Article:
Glossary of Reserve Study Terms

A reserve study contains a number of industry-related terms and phrases. To help you better understand the reserve study process and reports, we've provided definitions for the most commonly used terms.

 

Accrued Fund Balance (AFB)

The total accrued depreciation. An indicator against which the actual or projected reserve balance can be compared to identify the direct proportion of the “used up” life of the current repair or replacement cost. This number is calculated for each component, and then summed together for an association total. The following formula can be utilized. AFB = Current Cost X Effective Age/Useful Life.

Cash Flow Method

A method of developing a Reserve Funding Plan in which contributions to the Reserve Fund offset the variable annual expenditures from it. Different Reserve Funding Plans are tested against the anticipated schedule of Reserve expenses until the desired funding goal is achieved.

Components

The individual line items in the reserve study developed or updated in the physical analysis. These elements form the building blocks for the reserve study. Components typically are: The association’s responsibility, have limited useful life expectancies, have predictable remaining useful life expectancies, are above a minimum threshold cost, and are required by law.

Component Assessment and Valuation

The task of estimating the useful life, the remaining useful life, and the repair or

replacement costs for the reserve components. This task is accomplished either with or without on-site visual observations, based on the level of service selected by the client.

Component Inventory

The task of selecting and quantifying Reserve Components. This task can be accomplished through on-site visual observations, review of the association’s design and organizational documents, review of established association precedents, and discussion with the appropriate association representative(s).

Component Full Funding

When the actual or projected cumulative reserve balance for all Components is equal to the Fully Funded Balance.

Component Method

A method of developing a Reserve Funding Plan in which the total contribution is based on the sum of contributions for individual Components. See, Cash Flow Method.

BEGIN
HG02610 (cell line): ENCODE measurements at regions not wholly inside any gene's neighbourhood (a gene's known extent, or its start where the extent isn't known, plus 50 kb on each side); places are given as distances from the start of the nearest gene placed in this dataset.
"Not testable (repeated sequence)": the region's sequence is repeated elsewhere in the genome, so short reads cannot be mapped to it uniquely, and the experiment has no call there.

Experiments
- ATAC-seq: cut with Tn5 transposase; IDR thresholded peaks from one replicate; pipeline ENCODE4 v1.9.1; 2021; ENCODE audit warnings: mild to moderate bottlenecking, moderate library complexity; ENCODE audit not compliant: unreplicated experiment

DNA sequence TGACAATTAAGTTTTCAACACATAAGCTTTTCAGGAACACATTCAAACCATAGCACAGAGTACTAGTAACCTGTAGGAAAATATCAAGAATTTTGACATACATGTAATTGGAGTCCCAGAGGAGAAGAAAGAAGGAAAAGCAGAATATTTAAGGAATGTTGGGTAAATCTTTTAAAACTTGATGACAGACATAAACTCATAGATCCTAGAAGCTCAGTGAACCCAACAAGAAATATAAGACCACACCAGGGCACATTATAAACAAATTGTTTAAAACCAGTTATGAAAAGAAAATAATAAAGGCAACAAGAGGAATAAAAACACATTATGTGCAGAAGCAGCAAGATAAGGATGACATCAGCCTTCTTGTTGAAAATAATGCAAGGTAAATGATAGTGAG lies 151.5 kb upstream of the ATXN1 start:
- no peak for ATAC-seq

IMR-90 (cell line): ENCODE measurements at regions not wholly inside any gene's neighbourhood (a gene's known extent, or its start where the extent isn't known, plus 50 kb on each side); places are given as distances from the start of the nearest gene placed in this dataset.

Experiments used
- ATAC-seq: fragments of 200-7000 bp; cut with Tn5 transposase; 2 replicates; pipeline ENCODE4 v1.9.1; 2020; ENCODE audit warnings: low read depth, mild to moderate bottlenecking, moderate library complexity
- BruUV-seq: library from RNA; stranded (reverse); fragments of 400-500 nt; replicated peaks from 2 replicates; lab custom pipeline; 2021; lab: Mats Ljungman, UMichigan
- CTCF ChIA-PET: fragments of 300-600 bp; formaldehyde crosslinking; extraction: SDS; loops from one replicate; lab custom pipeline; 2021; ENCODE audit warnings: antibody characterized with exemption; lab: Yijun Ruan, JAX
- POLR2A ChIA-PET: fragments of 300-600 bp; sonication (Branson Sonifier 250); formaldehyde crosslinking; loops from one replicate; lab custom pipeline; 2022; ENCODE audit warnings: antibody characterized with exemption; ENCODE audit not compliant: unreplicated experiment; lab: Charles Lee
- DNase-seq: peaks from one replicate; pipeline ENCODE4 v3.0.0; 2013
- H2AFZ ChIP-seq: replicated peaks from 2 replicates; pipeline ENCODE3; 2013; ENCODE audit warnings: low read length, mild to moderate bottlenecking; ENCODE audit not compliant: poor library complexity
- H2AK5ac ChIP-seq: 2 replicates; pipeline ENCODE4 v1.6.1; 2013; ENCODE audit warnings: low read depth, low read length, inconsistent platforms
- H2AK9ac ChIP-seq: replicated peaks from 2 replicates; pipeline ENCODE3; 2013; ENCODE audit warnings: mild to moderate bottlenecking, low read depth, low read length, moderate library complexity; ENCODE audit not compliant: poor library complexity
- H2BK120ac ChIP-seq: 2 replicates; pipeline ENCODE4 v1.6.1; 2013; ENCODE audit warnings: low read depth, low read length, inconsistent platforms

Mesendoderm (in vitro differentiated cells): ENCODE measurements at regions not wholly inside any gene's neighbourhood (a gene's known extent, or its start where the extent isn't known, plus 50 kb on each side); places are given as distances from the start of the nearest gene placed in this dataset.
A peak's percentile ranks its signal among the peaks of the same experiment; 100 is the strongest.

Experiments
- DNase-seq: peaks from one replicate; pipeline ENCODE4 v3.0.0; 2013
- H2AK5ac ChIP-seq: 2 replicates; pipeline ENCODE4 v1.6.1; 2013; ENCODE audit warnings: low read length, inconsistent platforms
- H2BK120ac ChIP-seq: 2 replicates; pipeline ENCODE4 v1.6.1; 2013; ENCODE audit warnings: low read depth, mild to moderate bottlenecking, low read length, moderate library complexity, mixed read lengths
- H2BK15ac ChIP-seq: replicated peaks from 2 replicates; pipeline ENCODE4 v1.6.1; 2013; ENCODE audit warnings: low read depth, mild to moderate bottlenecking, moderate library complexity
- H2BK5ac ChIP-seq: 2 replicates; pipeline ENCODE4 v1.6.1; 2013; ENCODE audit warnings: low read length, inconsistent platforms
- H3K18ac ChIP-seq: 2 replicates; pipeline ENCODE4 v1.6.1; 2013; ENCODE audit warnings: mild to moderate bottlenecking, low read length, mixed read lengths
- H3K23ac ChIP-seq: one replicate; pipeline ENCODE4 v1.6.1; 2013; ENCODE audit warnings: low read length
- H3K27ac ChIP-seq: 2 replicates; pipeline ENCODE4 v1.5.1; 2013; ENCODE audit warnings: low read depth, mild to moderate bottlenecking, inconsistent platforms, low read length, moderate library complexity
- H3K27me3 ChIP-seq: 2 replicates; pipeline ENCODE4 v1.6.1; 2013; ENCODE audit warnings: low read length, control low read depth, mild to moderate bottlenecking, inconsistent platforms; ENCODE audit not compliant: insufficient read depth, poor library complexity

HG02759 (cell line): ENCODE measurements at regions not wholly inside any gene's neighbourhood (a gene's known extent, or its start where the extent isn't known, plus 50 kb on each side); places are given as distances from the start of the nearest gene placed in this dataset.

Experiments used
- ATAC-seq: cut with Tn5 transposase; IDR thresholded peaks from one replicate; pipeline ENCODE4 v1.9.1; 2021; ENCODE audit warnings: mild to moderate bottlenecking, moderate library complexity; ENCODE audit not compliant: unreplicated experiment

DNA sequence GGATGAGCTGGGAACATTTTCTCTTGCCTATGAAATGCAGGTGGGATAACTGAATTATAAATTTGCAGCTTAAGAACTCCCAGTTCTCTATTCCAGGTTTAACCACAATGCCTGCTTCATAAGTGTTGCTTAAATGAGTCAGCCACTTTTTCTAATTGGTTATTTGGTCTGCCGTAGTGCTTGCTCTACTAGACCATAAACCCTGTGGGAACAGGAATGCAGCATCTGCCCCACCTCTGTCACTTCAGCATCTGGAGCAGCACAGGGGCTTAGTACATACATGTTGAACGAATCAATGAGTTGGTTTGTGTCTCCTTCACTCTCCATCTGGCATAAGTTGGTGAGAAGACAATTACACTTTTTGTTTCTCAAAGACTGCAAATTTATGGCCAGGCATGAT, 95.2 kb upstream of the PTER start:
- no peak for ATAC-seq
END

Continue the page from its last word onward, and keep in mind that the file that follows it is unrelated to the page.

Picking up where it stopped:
Condition Assessment

The task of evaluating the current condition of each component based on observed or reported characteristics.

Current Replacement Cost

See, Replacement Cost.

Deficit

An actual or projected Reserve Balance less than the Fully Funded Balance. The opposite would be a Surplus.

Effective Age

The difference between the Useful Life and the Remaining Useful Life. Not always equivalent to chronological age because some components age irregularly. Used primarily in computations.

Field Inspection

A site visit which includes a visual inspection of all components. In cases where plans of the property are unavailable, it would also include a quantity survey.

Financial Analysis

The portion of a Reserve Study in which the current status of Reserves (measured as cash or percent funded) and a recommended Reserve contribution rate (Reserve Funding Plan) are derived, and the projected reserve income and expense over time are presented. The Financial Analysis is one of the two parts of the study.

Fund Status

The status of the reserve fund as compared to an established benchmark such as Percent Funding.

Fully Funded

100 percent funded; when the actual (or projected) Reserve Balance is equal to the Fully Funded Balance.

Fully Funded Balance (FFB)

Total accrued depreciation; an indicator against which the actual (or projected) Reserve balance can be compared; the Reserve Balance that is in direct proportion to the fraction of “used” life of the current repair or Replacement Cost. This number is calculated for each component, and these sums are added together for an association total.